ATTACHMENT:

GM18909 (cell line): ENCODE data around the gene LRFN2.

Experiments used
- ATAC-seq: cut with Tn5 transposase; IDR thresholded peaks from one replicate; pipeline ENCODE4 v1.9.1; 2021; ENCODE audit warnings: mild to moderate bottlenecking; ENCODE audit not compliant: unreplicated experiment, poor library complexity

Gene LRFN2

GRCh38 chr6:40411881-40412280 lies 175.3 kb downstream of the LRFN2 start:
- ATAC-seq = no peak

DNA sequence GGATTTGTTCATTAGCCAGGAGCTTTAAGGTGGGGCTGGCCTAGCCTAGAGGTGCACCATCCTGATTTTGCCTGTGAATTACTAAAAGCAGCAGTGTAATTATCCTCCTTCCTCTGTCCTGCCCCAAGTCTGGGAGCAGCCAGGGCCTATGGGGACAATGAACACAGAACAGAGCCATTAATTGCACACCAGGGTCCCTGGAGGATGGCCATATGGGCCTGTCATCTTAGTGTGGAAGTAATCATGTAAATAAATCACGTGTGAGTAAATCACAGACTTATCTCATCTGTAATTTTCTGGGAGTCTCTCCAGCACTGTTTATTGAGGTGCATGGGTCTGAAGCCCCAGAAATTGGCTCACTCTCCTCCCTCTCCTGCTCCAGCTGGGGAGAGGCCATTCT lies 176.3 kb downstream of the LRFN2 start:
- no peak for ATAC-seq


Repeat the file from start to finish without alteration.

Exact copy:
GM18909 (cell line): ENCODE data around the gene LRFN2.

Experiments used
- ATAC-seq: cut with Tn5 transposase; IDR thresholded peaks from one replicate; pipeline ENCODE4 v1.9.1; 2021; ENCODE audit warnings: mild to moderate bottlenecking; ENCODE audit not compliant: unreplicated experiment, poor library complexity

Gene LRFN2

GRCh38 chr6:40411881-40412280 lies 175.3 kb downstream of the LRFN2 start:
- ATAC-seq = no peak

DNA sequence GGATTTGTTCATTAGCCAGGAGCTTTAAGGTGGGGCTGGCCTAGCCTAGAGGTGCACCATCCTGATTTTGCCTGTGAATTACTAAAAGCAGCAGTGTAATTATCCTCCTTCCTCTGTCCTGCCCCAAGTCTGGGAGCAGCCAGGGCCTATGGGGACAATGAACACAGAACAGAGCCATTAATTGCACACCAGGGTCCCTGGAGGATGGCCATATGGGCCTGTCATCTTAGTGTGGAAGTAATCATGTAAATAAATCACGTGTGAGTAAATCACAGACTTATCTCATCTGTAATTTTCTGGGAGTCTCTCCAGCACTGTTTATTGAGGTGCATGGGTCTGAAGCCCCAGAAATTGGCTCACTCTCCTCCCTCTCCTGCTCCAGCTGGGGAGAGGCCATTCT lies 176.3 kb downstream of the LRFN2 start:
- no peak for ATAC-seq